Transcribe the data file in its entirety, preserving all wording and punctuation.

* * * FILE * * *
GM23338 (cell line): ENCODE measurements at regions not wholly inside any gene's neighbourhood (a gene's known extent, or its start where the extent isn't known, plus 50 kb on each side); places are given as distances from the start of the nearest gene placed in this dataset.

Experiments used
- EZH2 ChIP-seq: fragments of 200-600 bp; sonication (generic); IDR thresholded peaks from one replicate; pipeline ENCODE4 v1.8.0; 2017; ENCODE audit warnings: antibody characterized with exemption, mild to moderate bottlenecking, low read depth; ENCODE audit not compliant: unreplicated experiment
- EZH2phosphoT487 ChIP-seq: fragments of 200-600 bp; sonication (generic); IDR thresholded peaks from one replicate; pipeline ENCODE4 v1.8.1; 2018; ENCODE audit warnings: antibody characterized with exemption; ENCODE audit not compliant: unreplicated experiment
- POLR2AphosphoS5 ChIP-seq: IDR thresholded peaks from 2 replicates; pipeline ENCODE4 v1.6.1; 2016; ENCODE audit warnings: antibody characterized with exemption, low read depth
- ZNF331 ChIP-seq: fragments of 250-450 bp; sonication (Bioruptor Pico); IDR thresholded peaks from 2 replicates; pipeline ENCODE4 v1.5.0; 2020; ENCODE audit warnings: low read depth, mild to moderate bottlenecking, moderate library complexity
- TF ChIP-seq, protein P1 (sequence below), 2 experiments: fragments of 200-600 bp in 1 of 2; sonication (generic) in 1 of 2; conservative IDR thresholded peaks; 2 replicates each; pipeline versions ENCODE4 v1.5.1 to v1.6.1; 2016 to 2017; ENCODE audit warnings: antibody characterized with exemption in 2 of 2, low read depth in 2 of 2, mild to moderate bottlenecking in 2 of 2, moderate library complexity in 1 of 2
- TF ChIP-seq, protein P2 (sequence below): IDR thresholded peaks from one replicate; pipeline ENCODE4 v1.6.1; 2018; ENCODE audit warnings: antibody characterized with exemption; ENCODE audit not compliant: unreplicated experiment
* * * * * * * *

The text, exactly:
GM23338 (cell line): ENCODE measurements at regions not wholly inside any gene's neighbourhood (a gene's known extent, or its start where the extent isn't known, plus 50 kb on each side); places are given as distances from the start of the nearest gene placed in this dataset.

Experiments used
- EZH2 ChIP-seq: fragments of 200-600 bp; sonication (generic); IDR thresholded peaks from one replicate; pipeline ENCODE4 v1.8.0; 2017; ENCODE audit warnings: antibody characterized with exemption, mild to moderate bottlenecking, low read depth; ENCODE audit not compliant: unreplicated experiment
- EZH2phosphoT487 ChIP-seq: fragments of 200-600 bp; sonication (generic); IDR thresholded peaks from one replicate; pipeline ENCODE4 v1.8.1; 2018; ENCODE audit warnings: antibody characterized with exemption; ENCODE audit not compliant: unreplicated experiment
- POLR2AphosphoS5 ChIP-seq: IDR thresholded peaks from 2 replicates; pipeline ENCODE4 v1.6.1; 2016; ENCODE audit warnings: antibody characterized with exemption, low read depth
- ZNF331 ChIP-seq: fragments of 250-450 bp; sonication (Bioruptor Pico); IDR thresholded peaks from 2 replicates; pipeline ENCODE4 v1.5.0; 2020; ENCODE audit warnings: low read depth, mild to moderate bottlenecking, moderate library complexity
- TF ChIP-seq, protein P1 (sequence below), 2 experiments: fragments of 200-600 bp in 1 of 2; sonication (generic) in 1 of 2; conservative IDR thresholded peaks; 2 replicates each; pipeline versions ENCODE4 v1.5.1 to v1.6.1; 2016 to 2017; ENCODE audit warnings: antibody characterized with exemption in 2 of 2, low read depth in 2 of 2, mild to moderate bottlenecking in 2 of 2, moderate library complexity in 1 of 2
- TF ChIP-seq, protein P2 (sequence below): IDR thresholded peaks from one replicate; pipeline ENCODE4 v1.6.1; 2018; ENCODE audit warnings: antibody characterized with exemption; ENCODE audit not compliant: unreplicated experiment